Beyond Hotpot: Discover Sichuan Cuisine

Mapo dofou
Mapo dofou | © Brücke-Osteuropa/ Wikimedia
Charlie Moseley

When you think of Chengdu, Sichuan’s capital city, what’s the first thing that comes to mind? It’s almost certainly hotpot or the Giant Panda – the twin ambassadors of the city. But there’s so much more on offer, we take a look at the culinary delights of Sichuan cuisine.

China’s known throughout the world for its food, with each region contributing its own flavors, but there’s something special about Sichuan food. First of all, there is no better place to sample it than in the Hibiscus City (a nickname for the Sichuanese capital city Chengdu which dates back to the 10th century). In this city of 14 million you’ll have everything at your fingertips, from banquet feasts to alley snacks. The bold flavors of Chengdu’s food fare earned it the first UNESCO “City of Gastronomy” award in 2011.

What defines the flavor of Sichuan?

Spices, two peppers in particular, which create a numbing, fiery sensation: lajiao and huajiao, or Sichuan chili peppers and Sichuan peppercorn. The chili peppers, original imported from outside the country centuries ago, are what you might expect: spicy. However the peppercorn, which looks like small circular pellets, are more unique, producing a tingly-numbing sensation in the mouth. Together these two create that unmistakable Sichuan flavor.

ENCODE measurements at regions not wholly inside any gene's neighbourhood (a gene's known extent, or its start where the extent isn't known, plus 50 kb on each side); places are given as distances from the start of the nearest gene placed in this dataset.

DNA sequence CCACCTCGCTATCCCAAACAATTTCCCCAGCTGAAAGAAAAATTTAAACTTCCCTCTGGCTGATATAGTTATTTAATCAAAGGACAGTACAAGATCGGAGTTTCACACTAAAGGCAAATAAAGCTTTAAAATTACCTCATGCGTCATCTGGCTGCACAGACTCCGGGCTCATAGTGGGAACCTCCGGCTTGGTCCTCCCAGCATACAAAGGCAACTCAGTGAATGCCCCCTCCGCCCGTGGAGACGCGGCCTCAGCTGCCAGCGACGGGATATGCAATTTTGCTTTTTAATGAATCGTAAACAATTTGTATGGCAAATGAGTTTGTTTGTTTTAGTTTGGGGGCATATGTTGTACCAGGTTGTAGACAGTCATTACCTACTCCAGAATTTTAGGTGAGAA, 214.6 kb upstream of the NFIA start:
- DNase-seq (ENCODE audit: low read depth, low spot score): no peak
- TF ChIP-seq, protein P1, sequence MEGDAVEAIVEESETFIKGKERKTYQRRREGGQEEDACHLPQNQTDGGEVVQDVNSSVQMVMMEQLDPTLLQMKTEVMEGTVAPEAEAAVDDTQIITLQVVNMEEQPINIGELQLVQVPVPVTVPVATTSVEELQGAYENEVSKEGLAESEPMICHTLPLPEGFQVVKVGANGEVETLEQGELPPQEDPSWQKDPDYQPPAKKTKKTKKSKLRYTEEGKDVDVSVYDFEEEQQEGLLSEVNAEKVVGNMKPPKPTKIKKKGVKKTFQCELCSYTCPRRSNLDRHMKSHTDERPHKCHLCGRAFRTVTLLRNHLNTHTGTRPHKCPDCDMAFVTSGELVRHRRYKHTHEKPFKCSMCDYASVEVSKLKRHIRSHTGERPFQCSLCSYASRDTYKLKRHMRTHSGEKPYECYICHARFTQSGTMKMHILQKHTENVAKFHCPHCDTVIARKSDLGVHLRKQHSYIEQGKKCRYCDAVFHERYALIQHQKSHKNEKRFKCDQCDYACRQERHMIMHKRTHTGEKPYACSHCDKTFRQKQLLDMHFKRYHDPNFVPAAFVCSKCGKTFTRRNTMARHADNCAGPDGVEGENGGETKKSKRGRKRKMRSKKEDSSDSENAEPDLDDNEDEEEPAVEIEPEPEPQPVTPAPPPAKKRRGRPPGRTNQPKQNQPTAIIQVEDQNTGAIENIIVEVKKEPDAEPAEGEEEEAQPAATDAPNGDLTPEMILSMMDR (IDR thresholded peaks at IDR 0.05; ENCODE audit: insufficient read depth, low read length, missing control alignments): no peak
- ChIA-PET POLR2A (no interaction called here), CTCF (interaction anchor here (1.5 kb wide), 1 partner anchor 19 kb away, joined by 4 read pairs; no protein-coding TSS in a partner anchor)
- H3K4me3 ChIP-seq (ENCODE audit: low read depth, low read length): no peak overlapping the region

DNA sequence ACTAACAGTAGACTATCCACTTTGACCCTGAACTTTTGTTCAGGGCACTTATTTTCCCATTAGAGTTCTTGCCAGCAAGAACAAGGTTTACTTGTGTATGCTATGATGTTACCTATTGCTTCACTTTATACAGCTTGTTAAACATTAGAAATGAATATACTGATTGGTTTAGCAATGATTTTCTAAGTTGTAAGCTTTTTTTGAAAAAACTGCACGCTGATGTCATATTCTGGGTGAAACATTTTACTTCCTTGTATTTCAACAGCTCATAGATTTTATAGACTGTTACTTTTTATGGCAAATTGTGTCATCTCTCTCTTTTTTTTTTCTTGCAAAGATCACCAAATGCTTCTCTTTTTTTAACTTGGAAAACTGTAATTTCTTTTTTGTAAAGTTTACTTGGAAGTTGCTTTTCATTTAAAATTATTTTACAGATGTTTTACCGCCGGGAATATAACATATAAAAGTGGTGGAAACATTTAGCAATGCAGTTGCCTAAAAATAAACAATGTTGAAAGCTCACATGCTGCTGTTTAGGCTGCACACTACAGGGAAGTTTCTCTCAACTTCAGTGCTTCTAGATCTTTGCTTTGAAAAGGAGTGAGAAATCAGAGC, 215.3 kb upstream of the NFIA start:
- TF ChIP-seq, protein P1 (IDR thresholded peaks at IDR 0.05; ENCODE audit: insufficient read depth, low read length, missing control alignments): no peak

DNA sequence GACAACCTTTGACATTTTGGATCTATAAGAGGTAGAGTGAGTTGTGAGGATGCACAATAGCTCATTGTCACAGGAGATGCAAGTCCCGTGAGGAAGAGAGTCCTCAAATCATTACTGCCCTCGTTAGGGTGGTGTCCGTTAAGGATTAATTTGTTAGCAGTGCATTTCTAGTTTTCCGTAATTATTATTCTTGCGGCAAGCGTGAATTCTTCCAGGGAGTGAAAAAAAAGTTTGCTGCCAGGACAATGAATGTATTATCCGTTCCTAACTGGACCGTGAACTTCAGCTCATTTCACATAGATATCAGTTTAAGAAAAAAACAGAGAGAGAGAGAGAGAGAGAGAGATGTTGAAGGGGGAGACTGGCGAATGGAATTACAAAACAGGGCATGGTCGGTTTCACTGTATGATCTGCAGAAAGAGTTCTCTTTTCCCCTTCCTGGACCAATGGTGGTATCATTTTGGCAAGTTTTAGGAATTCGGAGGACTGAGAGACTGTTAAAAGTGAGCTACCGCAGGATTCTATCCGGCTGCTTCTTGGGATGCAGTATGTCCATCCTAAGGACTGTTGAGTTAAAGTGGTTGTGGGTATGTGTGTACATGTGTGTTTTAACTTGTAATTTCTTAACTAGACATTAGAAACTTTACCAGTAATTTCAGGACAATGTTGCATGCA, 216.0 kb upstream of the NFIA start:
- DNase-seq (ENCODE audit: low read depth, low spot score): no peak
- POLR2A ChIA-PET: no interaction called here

Variety within Sichuan cuisine

Under the umbrella of Sichuan food is a wide range of options from noodles to home-style dishes and street food like chuan chuan, maocai, and the ever-present shaokao (street barbecue). The most common of these are home-style dishes, which is what’s served at the standard Sichuanese restaurant.

You will see “home style” written directly on the front of many restaurants (家常菜 – “jiā cháng cài”). In these you’ll find the dishes that locals cook at home, including some Sichuan classics like kung pao chicken (宫保鸡丁 – “gōng bǎo jī dīng”), double-cooked pork (回锅肉 – “huí guō ròu”) and Mapo Tofu (麻婆豆腐 – “má pó dòu fǔ”) among dozens of others. Many of these restaurants are “Fly restaurants”, or small hole-in-the-wall eateries which are intentionally spartan. As the locals say, they only care about the quality of the food. If it tastes good then it’s a good restaurant and nothing else matters. If you see cloth napkins, you might be in the wrong place.

Noodles & dumplings

There are dozens of choices within these categories alone but the most loved noodles native to Chengdu are without question dandan noodles (担担面 – “dān dān miàn”). This is a spicy broth with regional mustard stems and preserved vegetables, chili oil, Sichuan pepper, minced pork and scallions served over noodles. The popularity of dandan noodles has spread far and wide, not just across China but to Europe and the United States. If you try them in Chengdu however, you may notice that the authentic version is different from what you find overseas: it is spicier, soupier, and is less sweet.

Dandan Noodles